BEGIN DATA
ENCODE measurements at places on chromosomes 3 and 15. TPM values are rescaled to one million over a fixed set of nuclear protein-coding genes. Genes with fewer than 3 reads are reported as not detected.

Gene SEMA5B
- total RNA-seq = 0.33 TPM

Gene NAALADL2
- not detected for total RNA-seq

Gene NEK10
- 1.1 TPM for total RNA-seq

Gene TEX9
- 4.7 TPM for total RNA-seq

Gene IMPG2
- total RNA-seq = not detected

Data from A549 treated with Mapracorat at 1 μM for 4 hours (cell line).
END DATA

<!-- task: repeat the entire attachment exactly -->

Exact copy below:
ENCODE measurements at places on chromosomes 3 and 15. TPM values are rescaled to one million over a fixed set of nuclear protein-coding genes. Genes with fewer than 3 reads are reported as not detected.

Gene SEMA5B
- total RNA-seq = 0.33 TPM

Gene NAALADL2
- not detected for total RNA-seq

Gene NEK10
- 1.1 TPM for total RNA-seq

Gene TEX9
- 4.7 TPM for total RNA-seq

Gene IMPG2
- total RNA-seq = not detected

Data from A549 treated with Mapracorat at 1 μM for 4 hours (cell line).